Brewers starter Jhoulys Chacin remained winless and without a quality start after four outings. He needed 85 pitches for four innings, and allowed a run on five hits and three walks. Nimmo scored the run in the first inning after reaching on an infield single that glanced off Chacin's glove.
"I know I can throw better and get deep into the game," Chacin said. "Always, for some reason, April is tough for me. I don't know why. I'm trying to keep working and trying to get better. I think my slider was good today, and I threw more today."
MOMENTS THAT MATTERED
First chance: There was a lot going on as the Brewers mounted their first threat in the fifth inning, but the moment that mattered was Chacin being left in to bat against Syndergaard with a runner at third and two out in a 1-0 game. He grounded out on a sensational play by Rosario, then yielded to reliever Williams in the bottom of the frame. Ryan Braun, who exited Saturday's game with back tightness and did not start on Sunday, had been on deck for Chacin's spot, but he retreated to the dugout just as Counsell was ejected for arguing a called third strike against Jett Bandy.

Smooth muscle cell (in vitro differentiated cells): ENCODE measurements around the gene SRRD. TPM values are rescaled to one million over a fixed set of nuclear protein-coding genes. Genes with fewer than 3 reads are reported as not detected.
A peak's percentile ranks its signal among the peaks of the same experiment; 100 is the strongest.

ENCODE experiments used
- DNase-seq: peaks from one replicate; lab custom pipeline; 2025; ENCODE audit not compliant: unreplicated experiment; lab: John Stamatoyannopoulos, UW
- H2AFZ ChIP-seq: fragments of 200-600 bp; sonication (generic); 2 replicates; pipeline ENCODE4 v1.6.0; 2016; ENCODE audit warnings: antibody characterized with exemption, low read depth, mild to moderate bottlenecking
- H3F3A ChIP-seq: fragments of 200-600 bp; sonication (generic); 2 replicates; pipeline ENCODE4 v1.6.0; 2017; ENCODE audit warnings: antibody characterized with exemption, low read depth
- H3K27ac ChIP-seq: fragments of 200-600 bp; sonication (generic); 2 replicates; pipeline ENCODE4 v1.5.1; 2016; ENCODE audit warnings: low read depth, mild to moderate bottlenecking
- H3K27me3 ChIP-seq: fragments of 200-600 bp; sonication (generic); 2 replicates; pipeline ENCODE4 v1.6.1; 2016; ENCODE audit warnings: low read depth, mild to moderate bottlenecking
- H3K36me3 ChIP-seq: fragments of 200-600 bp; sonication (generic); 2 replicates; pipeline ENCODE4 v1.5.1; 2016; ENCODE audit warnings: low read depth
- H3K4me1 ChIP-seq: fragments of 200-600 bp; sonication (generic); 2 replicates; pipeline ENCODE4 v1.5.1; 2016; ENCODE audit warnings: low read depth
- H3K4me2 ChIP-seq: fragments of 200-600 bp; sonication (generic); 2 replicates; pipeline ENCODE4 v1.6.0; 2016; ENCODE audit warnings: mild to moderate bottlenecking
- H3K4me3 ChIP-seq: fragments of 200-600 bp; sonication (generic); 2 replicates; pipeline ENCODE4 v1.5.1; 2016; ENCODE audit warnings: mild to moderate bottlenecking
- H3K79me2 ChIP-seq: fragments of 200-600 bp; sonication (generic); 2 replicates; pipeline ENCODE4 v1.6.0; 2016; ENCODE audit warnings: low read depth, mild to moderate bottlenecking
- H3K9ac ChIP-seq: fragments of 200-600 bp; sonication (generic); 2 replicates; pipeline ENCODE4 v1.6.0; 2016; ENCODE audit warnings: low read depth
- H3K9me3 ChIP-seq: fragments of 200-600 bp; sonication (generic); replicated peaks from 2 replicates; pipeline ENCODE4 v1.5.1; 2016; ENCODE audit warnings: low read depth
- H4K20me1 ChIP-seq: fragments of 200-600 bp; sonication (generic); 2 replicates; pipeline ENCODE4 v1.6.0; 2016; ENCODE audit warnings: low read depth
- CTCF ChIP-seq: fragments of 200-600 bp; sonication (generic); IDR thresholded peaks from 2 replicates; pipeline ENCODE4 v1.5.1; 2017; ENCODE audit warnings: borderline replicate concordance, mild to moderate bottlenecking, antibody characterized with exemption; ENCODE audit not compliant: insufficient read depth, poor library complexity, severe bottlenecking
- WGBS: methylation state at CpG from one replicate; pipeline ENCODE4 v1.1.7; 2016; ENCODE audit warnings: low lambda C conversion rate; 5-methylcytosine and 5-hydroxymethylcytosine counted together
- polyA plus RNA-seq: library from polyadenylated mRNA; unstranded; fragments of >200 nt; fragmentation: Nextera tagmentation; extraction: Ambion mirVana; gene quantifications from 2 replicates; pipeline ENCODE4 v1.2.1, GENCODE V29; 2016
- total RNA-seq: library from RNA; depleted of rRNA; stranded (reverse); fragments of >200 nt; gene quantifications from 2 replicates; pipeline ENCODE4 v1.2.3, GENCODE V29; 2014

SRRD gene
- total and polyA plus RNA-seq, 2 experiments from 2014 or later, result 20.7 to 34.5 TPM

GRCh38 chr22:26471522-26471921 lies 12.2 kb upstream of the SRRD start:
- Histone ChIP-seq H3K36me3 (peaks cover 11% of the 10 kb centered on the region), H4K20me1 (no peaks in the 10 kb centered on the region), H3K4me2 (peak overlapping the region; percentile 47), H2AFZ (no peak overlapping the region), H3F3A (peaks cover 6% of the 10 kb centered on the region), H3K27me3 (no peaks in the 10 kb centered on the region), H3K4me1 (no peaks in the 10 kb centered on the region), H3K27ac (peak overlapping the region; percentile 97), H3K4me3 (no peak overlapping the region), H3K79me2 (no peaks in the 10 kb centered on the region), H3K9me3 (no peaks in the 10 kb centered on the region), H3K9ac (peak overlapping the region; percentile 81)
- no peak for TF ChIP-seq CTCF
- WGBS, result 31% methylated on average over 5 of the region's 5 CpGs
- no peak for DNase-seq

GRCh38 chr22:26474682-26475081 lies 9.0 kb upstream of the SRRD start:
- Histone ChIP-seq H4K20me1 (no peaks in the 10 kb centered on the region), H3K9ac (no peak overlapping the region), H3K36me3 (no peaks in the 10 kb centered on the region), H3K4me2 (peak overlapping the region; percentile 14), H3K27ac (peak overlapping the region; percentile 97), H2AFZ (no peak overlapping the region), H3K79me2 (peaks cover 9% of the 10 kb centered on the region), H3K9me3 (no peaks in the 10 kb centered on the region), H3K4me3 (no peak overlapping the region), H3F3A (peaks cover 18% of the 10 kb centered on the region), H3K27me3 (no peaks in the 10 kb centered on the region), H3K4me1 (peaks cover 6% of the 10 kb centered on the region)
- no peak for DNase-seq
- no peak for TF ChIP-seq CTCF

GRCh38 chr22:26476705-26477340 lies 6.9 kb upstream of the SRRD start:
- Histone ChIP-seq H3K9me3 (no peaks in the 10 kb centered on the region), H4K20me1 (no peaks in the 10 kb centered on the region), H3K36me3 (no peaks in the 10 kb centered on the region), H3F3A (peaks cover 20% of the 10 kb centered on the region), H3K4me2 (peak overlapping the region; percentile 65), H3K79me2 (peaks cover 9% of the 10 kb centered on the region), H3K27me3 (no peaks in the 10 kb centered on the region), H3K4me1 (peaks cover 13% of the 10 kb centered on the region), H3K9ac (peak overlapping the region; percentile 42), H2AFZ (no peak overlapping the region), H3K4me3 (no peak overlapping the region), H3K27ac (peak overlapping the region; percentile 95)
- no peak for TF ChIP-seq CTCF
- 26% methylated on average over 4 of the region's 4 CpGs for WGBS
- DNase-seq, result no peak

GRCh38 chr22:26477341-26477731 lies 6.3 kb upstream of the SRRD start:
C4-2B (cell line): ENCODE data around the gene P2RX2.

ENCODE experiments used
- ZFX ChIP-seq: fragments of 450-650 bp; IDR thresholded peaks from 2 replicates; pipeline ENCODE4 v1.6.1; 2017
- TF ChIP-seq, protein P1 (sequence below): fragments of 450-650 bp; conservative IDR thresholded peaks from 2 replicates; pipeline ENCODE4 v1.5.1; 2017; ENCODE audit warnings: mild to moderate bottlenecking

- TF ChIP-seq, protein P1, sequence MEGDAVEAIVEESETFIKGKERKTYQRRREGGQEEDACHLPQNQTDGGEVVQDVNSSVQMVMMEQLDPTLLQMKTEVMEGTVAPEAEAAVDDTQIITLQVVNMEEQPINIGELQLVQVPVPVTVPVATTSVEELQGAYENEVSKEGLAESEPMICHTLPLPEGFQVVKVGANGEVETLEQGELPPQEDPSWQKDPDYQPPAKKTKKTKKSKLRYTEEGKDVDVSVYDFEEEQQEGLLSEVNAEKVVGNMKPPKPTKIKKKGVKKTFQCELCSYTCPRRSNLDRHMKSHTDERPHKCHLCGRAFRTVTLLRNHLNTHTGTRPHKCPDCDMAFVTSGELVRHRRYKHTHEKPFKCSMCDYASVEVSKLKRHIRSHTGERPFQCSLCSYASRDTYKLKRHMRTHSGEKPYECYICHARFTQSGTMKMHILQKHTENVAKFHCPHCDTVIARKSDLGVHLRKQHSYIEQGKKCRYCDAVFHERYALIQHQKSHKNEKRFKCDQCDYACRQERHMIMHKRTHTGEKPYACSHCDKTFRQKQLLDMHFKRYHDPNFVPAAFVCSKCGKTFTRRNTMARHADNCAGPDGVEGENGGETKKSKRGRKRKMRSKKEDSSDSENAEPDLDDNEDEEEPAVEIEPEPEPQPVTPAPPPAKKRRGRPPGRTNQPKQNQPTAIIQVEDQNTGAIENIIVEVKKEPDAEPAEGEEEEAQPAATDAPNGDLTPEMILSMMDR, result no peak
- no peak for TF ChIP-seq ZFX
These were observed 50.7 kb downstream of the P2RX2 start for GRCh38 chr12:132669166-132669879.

"Ryan was going to hit if we got into what I thought was a better offensive [situation] -- man on third, less than two outs, or if we had first and third there," Counsell said. "At that point, you're planning on, 'Is something different going to come up later in the game?' and protecting yourself later in the game." More >